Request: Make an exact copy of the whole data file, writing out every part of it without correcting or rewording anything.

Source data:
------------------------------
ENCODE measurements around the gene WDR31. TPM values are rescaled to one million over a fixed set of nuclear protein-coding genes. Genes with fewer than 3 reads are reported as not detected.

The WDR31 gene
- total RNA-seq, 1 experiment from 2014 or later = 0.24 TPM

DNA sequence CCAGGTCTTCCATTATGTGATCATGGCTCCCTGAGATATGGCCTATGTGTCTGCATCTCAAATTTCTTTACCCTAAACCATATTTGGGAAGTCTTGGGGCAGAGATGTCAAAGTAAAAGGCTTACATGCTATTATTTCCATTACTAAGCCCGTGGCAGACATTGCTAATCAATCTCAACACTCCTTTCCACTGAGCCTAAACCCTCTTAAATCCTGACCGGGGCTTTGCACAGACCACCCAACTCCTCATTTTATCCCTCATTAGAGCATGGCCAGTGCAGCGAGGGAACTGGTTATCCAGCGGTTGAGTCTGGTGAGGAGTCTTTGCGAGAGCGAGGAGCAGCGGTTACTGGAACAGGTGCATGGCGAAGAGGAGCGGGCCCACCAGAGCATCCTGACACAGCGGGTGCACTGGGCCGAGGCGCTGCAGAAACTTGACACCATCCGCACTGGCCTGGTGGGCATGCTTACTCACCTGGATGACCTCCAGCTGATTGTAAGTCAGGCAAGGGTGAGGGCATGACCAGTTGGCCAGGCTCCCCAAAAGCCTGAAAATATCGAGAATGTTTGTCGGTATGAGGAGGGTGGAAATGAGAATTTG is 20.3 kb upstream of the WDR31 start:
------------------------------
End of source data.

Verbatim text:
ENCODE measurements around the gene WDR31. TPM values are rescaled to one million over a fixed set of nuclear protein-coding genes. Genes with fewer than 3 reads are reported as not detected.

The WDR31 gene
- total RNA-seq, 1 experiment from 2014 or later = 0.24 TPM

DNA sequence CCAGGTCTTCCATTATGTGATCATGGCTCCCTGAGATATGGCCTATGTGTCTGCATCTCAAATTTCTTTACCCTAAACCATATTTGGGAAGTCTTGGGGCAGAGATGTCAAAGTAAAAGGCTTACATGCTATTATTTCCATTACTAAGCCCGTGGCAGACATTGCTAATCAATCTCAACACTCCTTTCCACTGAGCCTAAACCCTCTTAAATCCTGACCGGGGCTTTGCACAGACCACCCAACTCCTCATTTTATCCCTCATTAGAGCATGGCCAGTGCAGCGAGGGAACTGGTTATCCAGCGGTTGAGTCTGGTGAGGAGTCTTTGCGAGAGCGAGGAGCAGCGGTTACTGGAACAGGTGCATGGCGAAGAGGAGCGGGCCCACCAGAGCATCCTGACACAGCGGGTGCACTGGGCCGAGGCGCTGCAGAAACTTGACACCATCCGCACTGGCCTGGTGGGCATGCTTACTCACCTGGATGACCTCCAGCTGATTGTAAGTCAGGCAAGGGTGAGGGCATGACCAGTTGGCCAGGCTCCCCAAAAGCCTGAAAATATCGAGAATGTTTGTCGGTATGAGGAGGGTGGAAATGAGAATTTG is 20.3 kb upstream of the WDR31 start: